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Proceedings Paper

Photodynamic Therapy Of Cancer
Author(s): Thomas J. Dougherty
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Paper Abstract

Photodynamic therapy (PDT) has been used experimentally in cancer patients since 1976, with an estimated 3,000-4,000 patients treated world-wide, most since 1982. Phase III, comparative randomized clinical trials are under way for regulatory approval of Photofrin® II, a purified version of hematoporphyrin derivative (Hpd). Several recent advances in both the clinical application of PDT and basic understanding of mechanisms are noteworthy. For example, it is now recognized that the photosensitizer undergoes photobleaching during treatment which may provide a therapeutic advantage in treatment. Clinical trials using lower drug doses seem to be consistent with this expectation. Advances in light delivery systems and dosimetry have also been achieved. It is now clear that in at least some experimental animal tumors, destruction of the vasculature system in both the tumor and surrounding normal tissue is necessary for 'cure', a process which may involve release of inflammatory and other factors. It is unclear if this is relevant to humans. Because of the problem of cutaneous photosensitivity and other factors, a search for other photo-sensitizers is being carried out by several groups, with early encouraging results being reported for certain phthalocyanines, purpurins and others.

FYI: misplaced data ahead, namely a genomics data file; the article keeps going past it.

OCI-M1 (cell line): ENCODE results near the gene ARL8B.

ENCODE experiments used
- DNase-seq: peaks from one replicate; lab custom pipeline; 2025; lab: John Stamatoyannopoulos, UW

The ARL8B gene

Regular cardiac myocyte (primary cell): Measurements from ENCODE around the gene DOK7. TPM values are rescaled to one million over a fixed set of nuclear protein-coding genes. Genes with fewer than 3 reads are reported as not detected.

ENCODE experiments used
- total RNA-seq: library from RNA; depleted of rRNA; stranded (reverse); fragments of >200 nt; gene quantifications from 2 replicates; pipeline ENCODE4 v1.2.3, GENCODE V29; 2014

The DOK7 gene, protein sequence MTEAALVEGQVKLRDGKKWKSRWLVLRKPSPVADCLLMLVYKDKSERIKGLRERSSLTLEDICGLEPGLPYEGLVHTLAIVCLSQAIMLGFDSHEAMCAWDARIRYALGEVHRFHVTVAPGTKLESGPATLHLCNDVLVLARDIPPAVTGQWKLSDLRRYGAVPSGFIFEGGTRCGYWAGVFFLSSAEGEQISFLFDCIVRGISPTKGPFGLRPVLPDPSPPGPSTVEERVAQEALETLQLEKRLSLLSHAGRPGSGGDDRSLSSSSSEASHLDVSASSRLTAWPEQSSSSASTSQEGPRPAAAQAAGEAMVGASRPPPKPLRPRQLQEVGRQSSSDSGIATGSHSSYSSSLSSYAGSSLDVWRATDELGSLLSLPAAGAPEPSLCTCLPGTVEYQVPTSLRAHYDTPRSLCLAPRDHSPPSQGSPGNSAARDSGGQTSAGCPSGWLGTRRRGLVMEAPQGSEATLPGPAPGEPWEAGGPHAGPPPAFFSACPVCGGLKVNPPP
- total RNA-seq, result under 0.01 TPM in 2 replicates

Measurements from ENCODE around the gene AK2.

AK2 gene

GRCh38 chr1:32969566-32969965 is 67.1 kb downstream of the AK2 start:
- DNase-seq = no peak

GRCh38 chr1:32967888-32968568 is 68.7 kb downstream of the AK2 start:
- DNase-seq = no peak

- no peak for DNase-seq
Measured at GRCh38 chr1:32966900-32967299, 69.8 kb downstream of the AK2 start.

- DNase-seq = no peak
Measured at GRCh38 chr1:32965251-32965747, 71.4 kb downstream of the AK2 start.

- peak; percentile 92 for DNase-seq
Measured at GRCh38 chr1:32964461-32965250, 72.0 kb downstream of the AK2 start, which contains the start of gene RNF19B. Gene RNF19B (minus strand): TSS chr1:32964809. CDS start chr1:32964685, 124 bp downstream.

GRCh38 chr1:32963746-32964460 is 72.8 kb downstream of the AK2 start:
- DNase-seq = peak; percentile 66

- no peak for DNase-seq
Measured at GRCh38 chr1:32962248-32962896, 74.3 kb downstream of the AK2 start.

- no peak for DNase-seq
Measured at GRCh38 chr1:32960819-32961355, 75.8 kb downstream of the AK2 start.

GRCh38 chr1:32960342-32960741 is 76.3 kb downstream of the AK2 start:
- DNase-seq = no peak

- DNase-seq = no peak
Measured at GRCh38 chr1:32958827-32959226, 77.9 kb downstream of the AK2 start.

Paper Details

Date Published: 17 March 1989
PDF: 6 pages
Proc. SPIE 0997, Advances in Photochemotherapy, (17 March 1989); doi: 10.1117/12.960177
Show Author Affiliations
Thomas J. Dougherty, Roswell Park Memorial Institute (United States)


Published in SPIE Proceedings Vol. 0997:
Advances in Photochemotherapy
Tayyaba Hasan, Editor(s)

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